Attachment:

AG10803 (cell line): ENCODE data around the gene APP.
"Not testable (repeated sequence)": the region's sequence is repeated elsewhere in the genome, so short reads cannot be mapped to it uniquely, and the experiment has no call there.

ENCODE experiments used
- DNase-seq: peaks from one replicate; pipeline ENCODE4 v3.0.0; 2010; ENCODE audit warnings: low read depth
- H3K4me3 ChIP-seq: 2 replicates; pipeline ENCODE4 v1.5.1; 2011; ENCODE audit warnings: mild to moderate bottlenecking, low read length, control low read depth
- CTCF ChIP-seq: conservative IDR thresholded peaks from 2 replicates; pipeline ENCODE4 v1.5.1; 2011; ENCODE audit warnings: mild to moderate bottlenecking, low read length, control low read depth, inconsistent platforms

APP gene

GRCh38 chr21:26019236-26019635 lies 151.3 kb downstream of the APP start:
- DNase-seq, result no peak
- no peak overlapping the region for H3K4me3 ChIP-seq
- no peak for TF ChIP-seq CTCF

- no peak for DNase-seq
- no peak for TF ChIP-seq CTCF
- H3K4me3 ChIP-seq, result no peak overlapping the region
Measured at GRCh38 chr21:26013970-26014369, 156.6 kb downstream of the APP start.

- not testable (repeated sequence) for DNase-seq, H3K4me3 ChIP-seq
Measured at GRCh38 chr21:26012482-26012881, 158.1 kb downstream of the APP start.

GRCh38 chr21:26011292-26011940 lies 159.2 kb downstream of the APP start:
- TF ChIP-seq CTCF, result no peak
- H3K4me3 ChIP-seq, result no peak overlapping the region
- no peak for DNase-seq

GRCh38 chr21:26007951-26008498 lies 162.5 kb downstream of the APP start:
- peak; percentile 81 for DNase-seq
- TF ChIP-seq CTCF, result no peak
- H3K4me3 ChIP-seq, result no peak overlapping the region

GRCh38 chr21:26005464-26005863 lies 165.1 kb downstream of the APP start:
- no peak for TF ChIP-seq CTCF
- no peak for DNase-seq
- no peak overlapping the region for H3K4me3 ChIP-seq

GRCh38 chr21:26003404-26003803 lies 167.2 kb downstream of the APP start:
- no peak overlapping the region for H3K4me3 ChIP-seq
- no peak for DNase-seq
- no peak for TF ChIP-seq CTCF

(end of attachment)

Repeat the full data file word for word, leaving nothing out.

AG10803 (cell line): ENCODE data around the gene APP.
"Not testable (repeated sequence)": the region's sequence is repeated elsewhere in the genome, so short reads cannot be mapped to it uniquely, and the experiment has no call there.

ENCODE experiments used
- DNase-seq: peaks from one replicate; pipeline ENCODE4 v3.0.0; 2010; ENCODE audit warnings: low read depth
- H3K4me3 ChIP-seq: 2 replicates; pipeline ENCODE4 v1.5.1; 2011; ENCODE audit warnings: mild to moderate bottlenecking, low read length, control low read depth
- CTCF ChIP-seq: conservative IDR thresholded peaks from 2 replicates; pipeline ENCODE4 v1.5.1; 2011; ENCODE audit warnings: mild to moderate bottlenecking, low read length, control low read depth, inconsistent platforms

APP gene

GRCh38 chr21:26019236-26019635 lies 151.3 kb downstream of the APP start:
- DNase-seq, result no peak
- no peak overlapping the region for H3K4me3 ChIP-seq
- no peak for TF ChIP-seq CTCF

- no peak for DNase-seq
- no peak for TF ChIP-seq CTCF
- H3K4me3 ChIP-seq, result no peak overlapping the region
Measured at GRCh38 chr21:26013970-26014369, 156.6 kb downstream of the APP start.

- not testable (repeated sequence) for DNase-seq, H3K4me3 ChIP-seq
Measured at GRCh38 chr21:26012482-26012881, 158.1 kb downstream of the APP start.

GRCh38 chr21:26011292-26011940 lies 159.2 kb downstream of the APP start:
- TF ChIP-seq CTCF, result no peak
- H3K4me3 ChIP-seq, result no peak overlapping the region
- no peak for DNase-seq

GRCh38 chr21:26007951-26008498 lies 162.5 kb downstream of the APP start:
- peak; percentile 81 for DNase-seq
- TF ChIP-seq CTCF, result no peak
- H3K4me3 ChIP-seq, result no peak overlapping the region

GRCh38 chr21:26005464-26005863 lies 165.1 kb downstream of the APP start:
- no peak for TF ChIP-seq CTCF
- no peak for DNase-seq
- no peak overlapping the region for H3K4me3 ChIP-seq

GRCh38 chr21:26003404-26003803 lies 167.2 kb downstream of the APP start:
- no peak overlapping the region for H3K4me3 ChIP-seq
- no peak for DNase-seq
- no peak for TF ChIP-seq CTCF